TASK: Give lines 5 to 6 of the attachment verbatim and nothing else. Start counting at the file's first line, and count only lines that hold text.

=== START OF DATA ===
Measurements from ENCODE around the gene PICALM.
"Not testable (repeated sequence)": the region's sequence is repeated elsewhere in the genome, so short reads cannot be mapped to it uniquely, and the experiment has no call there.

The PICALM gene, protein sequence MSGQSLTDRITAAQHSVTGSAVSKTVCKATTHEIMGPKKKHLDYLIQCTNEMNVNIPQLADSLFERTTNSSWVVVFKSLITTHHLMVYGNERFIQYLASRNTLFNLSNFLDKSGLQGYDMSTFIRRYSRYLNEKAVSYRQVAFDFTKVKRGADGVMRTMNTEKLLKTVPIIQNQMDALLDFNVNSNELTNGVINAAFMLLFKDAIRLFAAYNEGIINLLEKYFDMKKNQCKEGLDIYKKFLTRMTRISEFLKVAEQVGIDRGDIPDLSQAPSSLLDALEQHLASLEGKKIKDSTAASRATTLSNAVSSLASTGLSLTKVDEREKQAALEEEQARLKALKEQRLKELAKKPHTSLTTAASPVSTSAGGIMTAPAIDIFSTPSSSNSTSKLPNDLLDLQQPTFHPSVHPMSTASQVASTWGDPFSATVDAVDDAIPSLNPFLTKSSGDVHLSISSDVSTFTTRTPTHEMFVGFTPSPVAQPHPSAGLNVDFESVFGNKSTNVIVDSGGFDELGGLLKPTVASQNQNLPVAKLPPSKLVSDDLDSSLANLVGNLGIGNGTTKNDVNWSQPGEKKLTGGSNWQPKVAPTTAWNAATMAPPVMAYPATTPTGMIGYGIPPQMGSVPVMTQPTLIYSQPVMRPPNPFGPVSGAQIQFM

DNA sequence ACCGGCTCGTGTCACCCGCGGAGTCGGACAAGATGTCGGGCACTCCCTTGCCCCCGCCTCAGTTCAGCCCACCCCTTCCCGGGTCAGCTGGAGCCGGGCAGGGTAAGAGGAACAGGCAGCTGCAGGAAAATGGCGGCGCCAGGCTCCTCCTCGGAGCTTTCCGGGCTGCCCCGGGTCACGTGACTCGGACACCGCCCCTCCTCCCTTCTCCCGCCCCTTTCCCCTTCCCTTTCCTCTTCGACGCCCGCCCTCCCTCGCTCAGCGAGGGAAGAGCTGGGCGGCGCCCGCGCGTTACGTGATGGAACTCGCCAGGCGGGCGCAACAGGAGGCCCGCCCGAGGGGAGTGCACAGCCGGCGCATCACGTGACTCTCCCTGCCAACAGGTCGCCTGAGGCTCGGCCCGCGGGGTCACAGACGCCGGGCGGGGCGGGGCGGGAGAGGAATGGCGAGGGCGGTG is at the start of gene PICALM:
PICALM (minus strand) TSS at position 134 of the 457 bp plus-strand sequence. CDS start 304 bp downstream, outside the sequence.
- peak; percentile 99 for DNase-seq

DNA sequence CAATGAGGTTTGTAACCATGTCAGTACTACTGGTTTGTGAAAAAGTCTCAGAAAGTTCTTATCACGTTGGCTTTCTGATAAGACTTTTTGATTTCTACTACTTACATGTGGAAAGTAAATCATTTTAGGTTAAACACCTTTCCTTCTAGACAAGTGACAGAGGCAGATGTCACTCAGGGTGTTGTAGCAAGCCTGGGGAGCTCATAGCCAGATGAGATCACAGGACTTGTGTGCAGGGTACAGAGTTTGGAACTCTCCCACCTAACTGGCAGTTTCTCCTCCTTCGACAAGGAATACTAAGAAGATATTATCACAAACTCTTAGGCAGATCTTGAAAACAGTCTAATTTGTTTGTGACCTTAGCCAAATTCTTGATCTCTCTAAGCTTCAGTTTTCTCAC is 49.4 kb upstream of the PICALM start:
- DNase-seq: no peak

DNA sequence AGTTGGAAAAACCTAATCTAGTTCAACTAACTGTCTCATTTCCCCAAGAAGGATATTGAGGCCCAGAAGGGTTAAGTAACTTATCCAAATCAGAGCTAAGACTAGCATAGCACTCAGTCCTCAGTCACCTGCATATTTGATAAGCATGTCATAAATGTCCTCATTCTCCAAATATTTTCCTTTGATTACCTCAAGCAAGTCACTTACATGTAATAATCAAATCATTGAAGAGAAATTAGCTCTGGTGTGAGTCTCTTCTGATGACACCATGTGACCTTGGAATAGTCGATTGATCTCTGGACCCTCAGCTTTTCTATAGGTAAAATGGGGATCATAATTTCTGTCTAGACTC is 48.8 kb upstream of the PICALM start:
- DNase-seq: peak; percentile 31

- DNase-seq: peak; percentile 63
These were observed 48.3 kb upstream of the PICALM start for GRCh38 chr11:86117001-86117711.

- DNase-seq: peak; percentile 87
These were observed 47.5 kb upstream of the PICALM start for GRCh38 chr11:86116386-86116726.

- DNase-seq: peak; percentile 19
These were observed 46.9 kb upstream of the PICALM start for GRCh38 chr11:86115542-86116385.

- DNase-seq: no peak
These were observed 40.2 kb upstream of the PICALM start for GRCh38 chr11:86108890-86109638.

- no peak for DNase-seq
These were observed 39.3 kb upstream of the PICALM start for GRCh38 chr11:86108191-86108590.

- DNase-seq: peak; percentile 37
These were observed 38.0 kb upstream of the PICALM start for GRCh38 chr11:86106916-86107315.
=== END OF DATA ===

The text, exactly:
PICALM (minus strand) TSS at position 134 of the 457 bp plus-strand sequence. CDS start 304 bp downstream, outside the sequence.
- peak; percentile 99 for DNase-seq